The Internet has been around for around 20 years now, and its security is far from perfect. Hacker groups still ruthlessly take advantage of these flaws, despite spending billions on tech security. The IoT, on the other hand, is primitive. And so is its security.

Once everything we do, say, think, and eat, is tracked, the big data thats available about each of us is immensely valuable. When companies know our lives inside and out, they can use that data to make us buy even more stuff. Once they control your data, they control you.

Why can’t I just VPN into the house and connect to it that way?

Because then they can’t SNOOP.

Their EULA SAYS:

We may use your Contact Information to market Honeywell and third-party products and services to you via various methods

We also use third parties to help with certain aspects of our operations, which may require disclosure of your Consumer Information to them.

Honeywell uses industry standard web ANALYTICS to track web visits, Google Analytics and Adobe Analytics.

GOOGLE and Adobe may also TRANSFER this INFORMATION to third parties where required to do so by law, or where such third parties process the information on Google’s or Adobe’s behalf.

You acknowledge and agree that Honeywell and its affiliates, service providers, suppliers, and dealers are permitted at any time and without prior notice to remotely push software

collection and use of certain information as described in this Privacy Statement, including the transfer of this information to the United States and/or other countries for storage

Wonderful.

I connected it to the LAN without asking it to get the weather - or signing up for anything at HONEYWELL’S SITE.

As fast as I can turn my head to peek at the firewall - it was chatting on the internet, and crapped out with some SSL error:

‘SSL_PROTO_REJECT: 48: 192.168.0.226:61492 -> 199.62.84.151:443’
‘SSL_PROTO_REJECT: 48: 192.168.0.226:65035 -> 199.62.84.152:443’
‘SSL_PROTO_REJECT: 48: 192.168.0.226:55666 -> 199.62.84.153:443’

Maybe the website has a problem:

# curl -sslv2 199.62.84.151:443
* About to connect() to 199.62.84.151 port 443 (#0)
* Trying 199.62.84.151… connected
* Connected to 199.62.84.151 (199.62.84.151) port 443 (#0)
> GET / HTTP/1.1
> User-Agent: curl/7.19.7 (i386-redhat-linux-gnu) libcurl/7.19.7 NSS/3.27.1 zlib/1.2.3 libidn/1.18 libssh2/1.4.2
> Host: 199.62.84.151:443
> Accept: */*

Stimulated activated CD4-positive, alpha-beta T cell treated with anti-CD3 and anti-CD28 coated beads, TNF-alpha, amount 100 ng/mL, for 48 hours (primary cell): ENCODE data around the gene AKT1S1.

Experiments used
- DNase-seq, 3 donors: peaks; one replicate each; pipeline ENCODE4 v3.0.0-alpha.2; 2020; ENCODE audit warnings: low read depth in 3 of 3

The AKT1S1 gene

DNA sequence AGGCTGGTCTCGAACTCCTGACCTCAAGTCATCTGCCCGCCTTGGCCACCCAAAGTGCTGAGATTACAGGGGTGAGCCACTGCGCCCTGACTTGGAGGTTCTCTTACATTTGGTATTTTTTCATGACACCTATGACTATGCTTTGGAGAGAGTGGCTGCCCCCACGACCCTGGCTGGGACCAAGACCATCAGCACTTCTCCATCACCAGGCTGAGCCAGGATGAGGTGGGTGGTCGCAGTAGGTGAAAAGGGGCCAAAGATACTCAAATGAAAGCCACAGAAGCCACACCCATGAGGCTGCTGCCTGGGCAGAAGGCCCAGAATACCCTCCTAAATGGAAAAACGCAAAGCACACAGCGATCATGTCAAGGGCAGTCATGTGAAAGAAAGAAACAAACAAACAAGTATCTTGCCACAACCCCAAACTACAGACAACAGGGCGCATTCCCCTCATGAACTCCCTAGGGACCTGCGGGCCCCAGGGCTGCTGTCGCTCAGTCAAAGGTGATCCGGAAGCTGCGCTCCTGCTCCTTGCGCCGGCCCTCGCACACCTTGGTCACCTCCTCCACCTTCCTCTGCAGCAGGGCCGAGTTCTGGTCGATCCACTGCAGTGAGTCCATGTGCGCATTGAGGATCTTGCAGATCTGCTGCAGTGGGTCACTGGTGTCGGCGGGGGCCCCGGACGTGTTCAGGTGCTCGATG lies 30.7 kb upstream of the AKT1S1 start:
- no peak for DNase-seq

>
* Closing connection #0
* Failure when receiving data from the peer

# curl -sslv3 199.62.84.151:443
* About to connect() to 199.62.84.151 port 443 (#0)
* Trying 199.62.84.151… connected
* Connected to 199.62.84.151 (199.62.84.151) port 443 (#0)
> GET / HTTP/1.1
> User-Agent: curl/7.19.7 (i386-redhat-linux-gnu) libcurl/7.19.7 NSS/3.27.1 zlib/1.2.3 libidn/1.18 libssh2/1.4.2
> Host: 199.62.84.151:443
> Accept: */*
>
* Closing connection #0
* Failure when receiving data from the peer

# curl -tlsv1 199.62.84.151:443
curl: (56) Failure when receiving data from the peer

# curl -tlsv1.0 199.62.84.151:443
curl: (56) Failure when receiving data from the peer

# curl -tlsv1.1 199.62.84.151:443
curl: (56) Failure when receiving data from the peer

# curl -tlsv1.2 199.62.84.151:443
curl: (56) Failure when receiving data from the peer

# curl 199.62.84.151:80
curl: (56) Failure when receiving data from the peer

Then I pulled the plug.  Even if Honeywell’s website is broke - I still fear this thermostat will find a way to download software, and maybe START SPYING ON MY HOME NETWORK:

The US intelligence chief has acknowledged for the first time that agencies might use a new generation of smart household devices to increase their surveillance capabilities.

Maybe, someday I’ll firewall off HONEYWELL’S NETBLOCKS, connect it again, see where it goes.

For now - I’m too AFRAID:

When the cybersecurity industry warns about the nightmare of hackers causing blackouts, the scenario they describe typically entails an elite team of hackers breaking into the inner sanctum of a power utility to start flipping switches. But one group of researchers has imagined how an entire power grid could be taken down by hacking a less centralized and protected class of targets: home air conditioners and water heaters.

Posted by Elvis on 08/16/18 •
Section Privacy And Rights • Section Broadband Privacy